Students have told BBC News they were frustrated paying rent when lectures were online.

Jennie Bradford, 21, who studied at York St John University, stayed in her privately rented student flat rather than returning to her family home, in case in-person teaching resumed.

"There was always that [question of], 'What if I need to be back in York?'" she told BBC News.

Image source, Jennie Bradford
Image caption,
Jennie Bradford lost her bar job when the pandemic began, in March 2020

She moved in with her boyfriend to save money and lived on "cupboard essentials" such as baked beans and soups.

Ms Bradford applied for the university's hardship fund in July 2021 but was told it was closed until October 2021 and, in the meantime, she could access a food bank.

After she had tweeted about this, she said, the university had allowed her to apply for hardship funding on condition she complete an online money-management course.

"It was quite insulting," she said. "I'm paying for shopping to get food to eat. I don't need to manage it - I'm not wasting it on stuff."

She received £500, which covered a month of rent without bills.

York St John University distributed £541,935 that academic year.

A spokeswoman said:

  • students in university-owned accommodation had not been charged rent while unable to travel during Covid
  • for students in private accommodation, hardship funding had been increased
  • students had had access "one-to-one appointments" while applications had been closed over the summer
  • students were referred to the university's food bank only while they applied
  • the money-management tool was "a standard requirement"

A Universities UK spokesman said institutions had "stepped up their efforts to support students" during the pandemic and were "targeting hardship funding where it is needed most".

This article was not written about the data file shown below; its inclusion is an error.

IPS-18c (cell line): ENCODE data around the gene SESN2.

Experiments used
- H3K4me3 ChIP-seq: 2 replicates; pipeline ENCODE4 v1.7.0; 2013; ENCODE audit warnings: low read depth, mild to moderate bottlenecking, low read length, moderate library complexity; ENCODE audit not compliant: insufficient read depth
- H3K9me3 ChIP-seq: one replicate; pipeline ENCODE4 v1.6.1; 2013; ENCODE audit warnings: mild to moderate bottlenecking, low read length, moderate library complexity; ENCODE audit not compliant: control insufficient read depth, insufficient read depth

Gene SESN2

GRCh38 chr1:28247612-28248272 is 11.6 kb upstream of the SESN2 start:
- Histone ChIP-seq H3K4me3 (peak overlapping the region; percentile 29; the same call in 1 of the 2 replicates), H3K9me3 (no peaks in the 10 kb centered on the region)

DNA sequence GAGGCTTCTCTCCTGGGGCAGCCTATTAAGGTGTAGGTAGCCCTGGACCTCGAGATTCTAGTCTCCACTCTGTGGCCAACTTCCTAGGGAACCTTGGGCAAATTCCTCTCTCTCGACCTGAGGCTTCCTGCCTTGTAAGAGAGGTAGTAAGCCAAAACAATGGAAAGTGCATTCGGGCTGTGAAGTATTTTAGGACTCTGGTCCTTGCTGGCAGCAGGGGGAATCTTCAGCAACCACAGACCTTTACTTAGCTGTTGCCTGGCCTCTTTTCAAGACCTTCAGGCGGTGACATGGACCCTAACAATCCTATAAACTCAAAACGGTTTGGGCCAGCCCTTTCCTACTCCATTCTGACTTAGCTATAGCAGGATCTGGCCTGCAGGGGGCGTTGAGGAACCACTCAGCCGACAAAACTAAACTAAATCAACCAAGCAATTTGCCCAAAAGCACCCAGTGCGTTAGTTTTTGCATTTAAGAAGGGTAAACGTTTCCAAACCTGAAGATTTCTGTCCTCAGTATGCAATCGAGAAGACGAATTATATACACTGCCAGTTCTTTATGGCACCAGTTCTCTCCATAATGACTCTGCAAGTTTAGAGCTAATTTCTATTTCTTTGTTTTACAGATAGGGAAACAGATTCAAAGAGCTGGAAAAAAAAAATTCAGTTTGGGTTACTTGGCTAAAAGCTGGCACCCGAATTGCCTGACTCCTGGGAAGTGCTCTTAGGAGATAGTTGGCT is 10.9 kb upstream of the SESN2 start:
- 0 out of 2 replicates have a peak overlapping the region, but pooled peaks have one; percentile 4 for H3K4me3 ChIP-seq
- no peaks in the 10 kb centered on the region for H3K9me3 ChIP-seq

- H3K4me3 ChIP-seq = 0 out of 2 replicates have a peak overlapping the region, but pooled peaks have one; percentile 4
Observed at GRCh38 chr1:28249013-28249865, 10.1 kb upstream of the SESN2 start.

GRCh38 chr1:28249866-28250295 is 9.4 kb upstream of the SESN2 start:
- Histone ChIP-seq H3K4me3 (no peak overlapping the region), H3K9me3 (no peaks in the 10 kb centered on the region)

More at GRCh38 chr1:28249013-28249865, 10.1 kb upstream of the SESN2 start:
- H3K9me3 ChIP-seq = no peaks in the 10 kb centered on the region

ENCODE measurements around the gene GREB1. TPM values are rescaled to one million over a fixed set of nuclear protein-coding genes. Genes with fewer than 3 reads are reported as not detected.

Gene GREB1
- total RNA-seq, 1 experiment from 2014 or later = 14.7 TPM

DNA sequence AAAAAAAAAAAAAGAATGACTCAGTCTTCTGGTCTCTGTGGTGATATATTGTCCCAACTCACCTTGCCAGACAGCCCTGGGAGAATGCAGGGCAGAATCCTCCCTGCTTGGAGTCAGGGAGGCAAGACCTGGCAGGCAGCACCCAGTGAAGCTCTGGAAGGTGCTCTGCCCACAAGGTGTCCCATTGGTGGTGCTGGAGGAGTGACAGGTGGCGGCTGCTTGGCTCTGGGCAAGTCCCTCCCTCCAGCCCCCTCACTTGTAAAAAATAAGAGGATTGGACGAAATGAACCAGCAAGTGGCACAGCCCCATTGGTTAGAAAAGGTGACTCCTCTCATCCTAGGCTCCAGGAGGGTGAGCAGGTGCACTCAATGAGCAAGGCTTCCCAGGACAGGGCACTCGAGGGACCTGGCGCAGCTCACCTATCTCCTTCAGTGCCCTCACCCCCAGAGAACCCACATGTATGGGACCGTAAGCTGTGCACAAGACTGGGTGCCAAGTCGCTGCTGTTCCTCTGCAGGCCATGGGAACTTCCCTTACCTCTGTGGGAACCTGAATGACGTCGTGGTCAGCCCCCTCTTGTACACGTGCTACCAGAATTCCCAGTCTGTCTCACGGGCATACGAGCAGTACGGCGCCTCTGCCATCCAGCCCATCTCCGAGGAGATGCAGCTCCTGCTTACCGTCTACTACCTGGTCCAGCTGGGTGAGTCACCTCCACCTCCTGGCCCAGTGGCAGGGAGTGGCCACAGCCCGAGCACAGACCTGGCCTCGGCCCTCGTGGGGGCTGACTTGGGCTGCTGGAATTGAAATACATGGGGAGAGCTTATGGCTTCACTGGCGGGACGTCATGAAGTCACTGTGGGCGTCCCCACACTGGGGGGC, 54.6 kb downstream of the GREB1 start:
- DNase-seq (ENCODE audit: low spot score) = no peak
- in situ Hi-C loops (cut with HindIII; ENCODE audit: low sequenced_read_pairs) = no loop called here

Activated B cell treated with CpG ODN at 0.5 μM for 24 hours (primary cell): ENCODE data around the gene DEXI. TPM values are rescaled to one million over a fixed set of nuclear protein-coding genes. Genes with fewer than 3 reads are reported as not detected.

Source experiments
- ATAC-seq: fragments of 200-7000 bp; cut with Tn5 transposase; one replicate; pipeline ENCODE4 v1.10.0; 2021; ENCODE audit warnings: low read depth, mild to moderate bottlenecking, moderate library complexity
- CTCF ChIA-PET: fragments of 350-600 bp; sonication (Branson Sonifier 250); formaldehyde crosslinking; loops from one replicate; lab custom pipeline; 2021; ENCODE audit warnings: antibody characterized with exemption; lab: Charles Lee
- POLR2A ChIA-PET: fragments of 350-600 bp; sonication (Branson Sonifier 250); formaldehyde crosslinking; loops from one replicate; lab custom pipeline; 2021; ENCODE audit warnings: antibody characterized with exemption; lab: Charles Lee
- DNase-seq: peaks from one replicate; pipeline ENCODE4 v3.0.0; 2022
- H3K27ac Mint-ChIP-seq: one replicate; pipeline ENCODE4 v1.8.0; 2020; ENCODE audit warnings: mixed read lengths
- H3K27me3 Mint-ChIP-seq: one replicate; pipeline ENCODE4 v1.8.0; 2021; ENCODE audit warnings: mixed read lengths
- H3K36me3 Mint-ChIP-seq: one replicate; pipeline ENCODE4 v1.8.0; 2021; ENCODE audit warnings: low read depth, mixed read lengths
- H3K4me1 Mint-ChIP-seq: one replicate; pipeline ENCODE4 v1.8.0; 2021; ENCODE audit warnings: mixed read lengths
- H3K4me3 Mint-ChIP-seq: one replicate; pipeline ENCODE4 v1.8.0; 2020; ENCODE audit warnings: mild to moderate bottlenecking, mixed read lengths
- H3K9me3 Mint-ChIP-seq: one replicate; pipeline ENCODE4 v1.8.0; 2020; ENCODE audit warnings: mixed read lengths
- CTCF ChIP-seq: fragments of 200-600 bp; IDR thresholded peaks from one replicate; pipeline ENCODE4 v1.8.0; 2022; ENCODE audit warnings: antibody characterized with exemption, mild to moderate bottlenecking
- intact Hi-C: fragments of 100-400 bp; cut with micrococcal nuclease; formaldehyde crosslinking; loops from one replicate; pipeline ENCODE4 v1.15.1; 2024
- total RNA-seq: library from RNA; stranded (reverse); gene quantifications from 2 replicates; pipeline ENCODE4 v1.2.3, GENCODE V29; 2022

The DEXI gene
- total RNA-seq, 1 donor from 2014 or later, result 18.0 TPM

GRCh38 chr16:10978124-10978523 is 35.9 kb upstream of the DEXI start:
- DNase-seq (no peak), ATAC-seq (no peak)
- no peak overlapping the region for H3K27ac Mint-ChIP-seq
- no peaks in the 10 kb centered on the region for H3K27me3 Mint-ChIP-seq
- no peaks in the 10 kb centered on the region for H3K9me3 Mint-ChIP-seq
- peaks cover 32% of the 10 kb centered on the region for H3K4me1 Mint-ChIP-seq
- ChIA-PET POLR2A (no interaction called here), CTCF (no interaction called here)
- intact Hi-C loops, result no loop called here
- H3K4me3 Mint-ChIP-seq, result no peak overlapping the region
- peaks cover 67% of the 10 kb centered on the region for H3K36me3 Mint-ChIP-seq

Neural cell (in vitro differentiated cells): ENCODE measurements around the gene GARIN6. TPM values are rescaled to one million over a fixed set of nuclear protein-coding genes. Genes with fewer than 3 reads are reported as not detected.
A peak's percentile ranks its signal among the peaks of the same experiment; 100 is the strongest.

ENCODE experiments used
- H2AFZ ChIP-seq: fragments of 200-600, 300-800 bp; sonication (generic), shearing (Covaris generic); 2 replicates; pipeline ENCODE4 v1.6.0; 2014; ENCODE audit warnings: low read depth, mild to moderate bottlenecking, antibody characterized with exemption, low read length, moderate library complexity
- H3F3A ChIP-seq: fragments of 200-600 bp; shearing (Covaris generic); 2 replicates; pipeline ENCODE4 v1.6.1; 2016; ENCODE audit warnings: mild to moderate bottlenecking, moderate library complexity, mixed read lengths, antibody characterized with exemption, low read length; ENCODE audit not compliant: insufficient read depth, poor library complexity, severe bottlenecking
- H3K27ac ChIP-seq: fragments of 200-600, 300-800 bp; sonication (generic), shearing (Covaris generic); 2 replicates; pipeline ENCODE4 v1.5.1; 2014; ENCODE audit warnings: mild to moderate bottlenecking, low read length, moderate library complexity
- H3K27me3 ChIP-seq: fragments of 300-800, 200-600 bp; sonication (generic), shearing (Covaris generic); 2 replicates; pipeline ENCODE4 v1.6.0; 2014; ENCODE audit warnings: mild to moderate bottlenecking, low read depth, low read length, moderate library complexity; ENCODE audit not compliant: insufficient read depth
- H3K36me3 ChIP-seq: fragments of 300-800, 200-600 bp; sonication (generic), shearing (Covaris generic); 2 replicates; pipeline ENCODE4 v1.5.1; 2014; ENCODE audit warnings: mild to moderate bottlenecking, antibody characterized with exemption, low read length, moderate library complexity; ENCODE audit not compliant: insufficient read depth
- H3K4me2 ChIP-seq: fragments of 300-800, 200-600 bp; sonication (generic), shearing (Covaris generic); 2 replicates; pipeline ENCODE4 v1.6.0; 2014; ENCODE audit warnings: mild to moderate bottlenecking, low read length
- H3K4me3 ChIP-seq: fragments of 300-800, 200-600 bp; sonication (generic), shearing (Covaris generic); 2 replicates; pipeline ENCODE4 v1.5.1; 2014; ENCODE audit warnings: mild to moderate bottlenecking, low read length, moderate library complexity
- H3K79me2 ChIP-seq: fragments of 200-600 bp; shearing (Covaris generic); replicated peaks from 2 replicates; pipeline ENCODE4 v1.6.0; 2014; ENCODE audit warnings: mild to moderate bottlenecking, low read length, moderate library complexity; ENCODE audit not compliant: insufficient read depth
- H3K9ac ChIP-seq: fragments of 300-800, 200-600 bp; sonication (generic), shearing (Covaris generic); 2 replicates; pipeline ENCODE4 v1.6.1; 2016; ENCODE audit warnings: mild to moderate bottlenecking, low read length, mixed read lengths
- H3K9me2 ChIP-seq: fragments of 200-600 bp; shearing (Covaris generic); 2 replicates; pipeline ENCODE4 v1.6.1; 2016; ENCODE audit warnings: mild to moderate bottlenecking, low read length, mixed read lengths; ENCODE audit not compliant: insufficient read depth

But he added: "These are really difficult times for many students struggling with the cost-of-living crisis."

In the coming academic year, the real-terms value of maximum maintenance loans - for students from the poorest backgrounds - will fall to its lowest level in seven years, Institute for Fiscal Studies analysis suggests.

Universities Minister Michelle Donelan said £256m was available to help students this financial year, in addition to universities' hardship funds.

Poorer students "have access to the largest ever amounts of support for their living costs in cash terms", she added.

But cash-terms measurements do not take the impact of inflation into account.

The Scottish government said the average award in Scottish institutions in 2019-20 was more than £1,070. More than £96m had been distributed "over the course of the pandemic", through hardship funding and other means.

In Wales, £40m was allocated to address student hardship in 2020-21.

National Union of Students higher-education vice-president Hillary Gyebi-Ababio said it was "increasingly unsustainable for universities to have to divide hardship funding among increasing numbers of students".

"With soaring cost of living, rising student rent and increasingly insecure employment, it's clear that demand is far outstripping supply when it comes to student hardship funding," she added.

Money website Save the Student editorial co-head Laura Brown said the fall in the amount of money per student since 2018-19 was "extremely disappointing".

"I'm worried that students have yet more financial challenges to come," she said.

Additional reporting by Nathan Standley.